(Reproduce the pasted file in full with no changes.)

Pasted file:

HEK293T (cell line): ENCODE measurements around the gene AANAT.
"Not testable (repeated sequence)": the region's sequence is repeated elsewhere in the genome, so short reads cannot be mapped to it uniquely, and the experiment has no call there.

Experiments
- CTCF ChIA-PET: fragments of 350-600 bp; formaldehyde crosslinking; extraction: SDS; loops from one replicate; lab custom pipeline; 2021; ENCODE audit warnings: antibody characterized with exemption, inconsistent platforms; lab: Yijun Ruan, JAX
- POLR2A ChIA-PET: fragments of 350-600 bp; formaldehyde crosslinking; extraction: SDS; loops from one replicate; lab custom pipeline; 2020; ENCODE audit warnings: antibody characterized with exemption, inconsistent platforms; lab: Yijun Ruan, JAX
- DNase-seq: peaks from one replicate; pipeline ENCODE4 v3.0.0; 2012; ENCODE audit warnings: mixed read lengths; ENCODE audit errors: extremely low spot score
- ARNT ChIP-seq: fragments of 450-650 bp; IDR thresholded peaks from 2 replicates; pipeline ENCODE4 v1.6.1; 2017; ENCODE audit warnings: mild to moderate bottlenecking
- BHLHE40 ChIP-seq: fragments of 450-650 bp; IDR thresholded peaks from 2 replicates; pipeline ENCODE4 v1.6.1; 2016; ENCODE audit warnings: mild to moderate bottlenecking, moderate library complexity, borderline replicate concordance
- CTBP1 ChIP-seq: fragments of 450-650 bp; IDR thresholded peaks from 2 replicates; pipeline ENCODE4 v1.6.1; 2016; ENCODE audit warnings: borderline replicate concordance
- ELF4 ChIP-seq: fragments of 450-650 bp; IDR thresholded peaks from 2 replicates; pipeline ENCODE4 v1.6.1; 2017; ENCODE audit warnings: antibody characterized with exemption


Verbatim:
HEK293T (cell line): ENCODE measurements around the gene AANAT.
"Not testable (repeated sequence)": the region's sequence is repeated elsewhere in the genome, so short reads cannot be mapped to it uniquely, and the experiment has no call there.

Experiments
- CTCF ChIA-PET: fragments of 350-600 bp; formaldehyde crosslinking; extraction: SDS; loops from one replicate; lab custom pipeline; 2021; ENCODE audit warnings: antibody characterized with exemption, inconsistent platforms; lab: Yijun Ruan, JAX
- POLR2A ChIA-PET: fragments of 350-600 bp; formaldehyde crosslinking; extraction: SDS; loops from one replicate; lab custom pipeline; 2020; ENCODE audit warnings: antibody characterized with exemption, inconsistent platforms; lab: Yijun Ruan, JAX
- DNase-seq: peaks from one replicate; pipeline ENCODE4 v3.0.0; 2012; ENCODE audit warnings: mixed read lengths; ENCODE audit errors: extremely low spot score
- ARNT ChIP-seq: fragments of 450-650 bp; IDR thresholded peaks from 2 replicates; pipeline ENCODE4 v1.6.1; 2017; ENCODE audit warnings: mild to moderate bottlenecking
- BHLHE40 ChIP-seq: fragments of 450-650 bp; IDR thresholded peaks from 2 replicates; pipeline ENCODE4 v1.6.1; 2016; ENCODE audit warnings: mild to moderate bottlenecking, moderate library complexity, borderline replicate concordance
- CTBP1 ChIP-seq: fragments of 450-650 bp; IDR thresholded peaks from 2 replicates; pipeline ENCODE4 v1.6.1; 2016; ENCODE audit warnings: borderline replicate concordance
- ELF4 ChIP-seq: fragments of 450-650 bp; IDR thresholded peaks from 2 replicates; pipeline ENCODE4 v1.6.1; 2017; ENCODE audit warnings: antibody characterized with exemption